Brussels, 17 Nov 2004
The European Environment Agency (EEA) unveiled the first digital map showing Europe's changing landscapes on 17 November.
The map illustrates the multiple changes experienced by Europe's landscapes between 1990 and 2000. The EEA is proposing that policy makers draw lessons from the maps on how their decisions in areas such as agriculture and transport are impacting upon land resources and the wider environment.
Known as Corine Land Cover (CLC) 2000, the map was developed using IMAGE2000, a satellite imaging programme undertaken together with the European Commission's Joint Research Centre (JRC).
The product is 'a unique tool that makes it possible to measure the dynamic relationship between the many uses of our landscapes and the impacts - and unfortunately all too often the conflicts - that arise from different policies, such as agriculture, regional policy and transport,' said Professor Jaqueline McGlade, Executive Director of the EEA.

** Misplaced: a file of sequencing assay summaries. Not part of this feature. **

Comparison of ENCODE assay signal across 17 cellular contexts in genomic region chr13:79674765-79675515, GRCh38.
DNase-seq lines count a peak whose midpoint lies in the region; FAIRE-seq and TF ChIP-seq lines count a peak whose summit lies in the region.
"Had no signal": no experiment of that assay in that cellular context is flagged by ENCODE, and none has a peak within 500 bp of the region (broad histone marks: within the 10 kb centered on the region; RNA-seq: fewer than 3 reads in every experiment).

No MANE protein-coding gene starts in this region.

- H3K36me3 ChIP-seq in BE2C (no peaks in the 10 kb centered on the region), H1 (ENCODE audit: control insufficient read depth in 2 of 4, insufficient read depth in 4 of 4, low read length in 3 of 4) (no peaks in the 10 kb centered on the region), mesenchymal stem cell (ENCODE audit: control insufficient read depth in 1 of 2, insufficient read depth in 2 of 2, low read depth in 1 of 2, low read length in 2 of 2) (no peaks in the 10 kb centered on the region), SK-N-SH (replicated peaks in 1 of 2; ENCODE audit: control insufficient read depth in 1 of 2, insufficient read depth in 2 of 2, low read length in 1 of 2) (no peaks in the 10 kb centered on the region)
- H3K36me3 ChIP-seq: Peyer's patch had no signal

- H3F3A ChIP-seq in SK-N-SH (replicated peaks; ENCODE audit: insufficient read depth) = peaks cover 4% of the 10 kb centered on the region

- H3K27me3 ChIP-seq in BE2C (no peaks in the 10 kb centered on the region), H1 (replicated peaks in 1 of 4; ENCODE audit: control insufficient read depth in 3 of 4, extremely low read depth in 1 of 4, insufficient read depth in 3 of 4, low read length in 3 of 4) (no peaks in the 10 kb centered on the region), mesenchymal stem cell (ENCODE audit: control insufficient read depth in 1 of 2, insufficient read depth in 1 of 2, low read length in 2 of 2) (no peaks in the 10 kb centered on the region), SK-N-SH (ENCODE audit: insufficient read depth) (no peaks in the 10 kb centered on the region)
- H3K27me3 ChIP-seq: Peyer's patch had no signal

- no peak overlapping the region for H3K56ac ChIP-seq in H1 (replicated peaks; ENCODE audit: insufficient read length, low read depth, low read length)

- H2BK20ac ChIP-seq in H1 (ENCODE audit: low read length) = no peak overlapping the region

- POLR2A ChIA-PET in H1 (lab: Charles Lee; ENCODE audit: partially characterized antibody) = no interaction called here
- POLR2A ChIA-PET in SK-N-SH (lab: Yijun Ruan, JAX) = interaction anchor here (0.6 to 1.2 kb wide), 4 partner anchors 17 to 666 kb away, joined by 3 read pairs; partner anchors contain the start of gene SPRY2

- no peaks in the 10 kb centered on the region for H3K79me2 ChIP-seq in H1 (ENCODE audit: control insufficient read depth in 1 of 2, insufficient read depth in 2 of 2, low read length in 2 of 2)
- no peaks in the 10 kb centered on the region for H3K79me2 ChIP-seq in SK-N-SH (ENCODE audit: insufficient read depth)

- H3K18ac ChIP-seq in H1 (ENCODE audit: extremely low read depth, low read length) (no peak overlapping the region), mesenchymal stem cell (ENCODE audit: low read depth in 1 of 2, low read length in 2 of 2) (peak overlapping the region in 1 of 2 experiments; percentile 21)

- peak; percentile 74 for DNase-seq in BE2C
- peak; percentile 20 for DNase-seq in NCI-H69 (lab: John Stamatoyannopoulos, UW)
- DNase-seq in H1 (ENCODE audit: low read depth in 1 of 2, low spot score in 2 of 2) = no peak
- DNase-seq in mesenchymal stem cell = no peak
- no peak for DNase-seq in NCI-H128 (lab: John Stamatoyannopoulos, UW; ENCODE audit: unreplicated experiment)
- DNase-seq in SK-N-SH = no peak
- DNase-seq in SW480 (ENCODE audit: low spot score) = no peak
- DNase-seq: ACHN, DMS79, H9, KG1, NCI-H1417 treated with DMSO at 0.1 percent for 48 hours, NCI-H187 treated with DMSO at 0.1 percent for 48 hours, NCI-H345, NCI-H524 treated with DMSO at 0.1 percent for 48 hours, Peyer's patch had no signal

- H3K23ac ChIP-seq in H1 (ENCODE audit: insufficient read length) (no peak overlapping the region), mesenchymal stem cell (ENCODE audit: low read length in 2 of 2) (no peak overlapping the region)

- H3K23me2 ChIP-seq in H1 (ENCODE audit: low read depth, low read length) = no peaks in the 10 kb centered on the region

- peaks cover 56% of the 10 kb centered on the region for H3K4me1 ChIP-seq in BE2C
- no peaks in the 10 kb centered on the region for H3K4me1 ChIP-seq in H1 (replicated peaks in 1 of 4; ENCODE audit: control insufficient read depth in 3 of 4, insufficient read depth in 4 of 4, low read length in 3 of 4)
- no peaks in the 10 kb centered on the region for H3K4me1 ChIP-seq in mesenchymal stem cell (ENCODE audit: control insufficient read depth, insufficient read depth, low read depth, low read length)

CLC 2000 is expected to find a wide range of users. The 1990 survey has been used by people working in research, agriculture, physical planning, forestry, education, transport, demography, tourism, energy and health, as well as the environment. It has also had commercial applications, for example in atlases and in-vehicle navigation systems.
In the policy domain, CLC2000 can provide information to support actions aimed at protecting ecosystems, halting the loss of biological diversity, tracking the impacts of climate change, assessing developments in agriculture and implementing the EU Water Framework Directive.
The development of CLC2000 involved some 300 experts from around 100 organisations across Europe, and cost around 13 million euro. It forms part of the Global Monitoring for Environment and Security (GMES) initiative, run jointly by the European Commission and the European Space Agency. To access CLC2000, please visit: http:///dataservice.eea.eu.int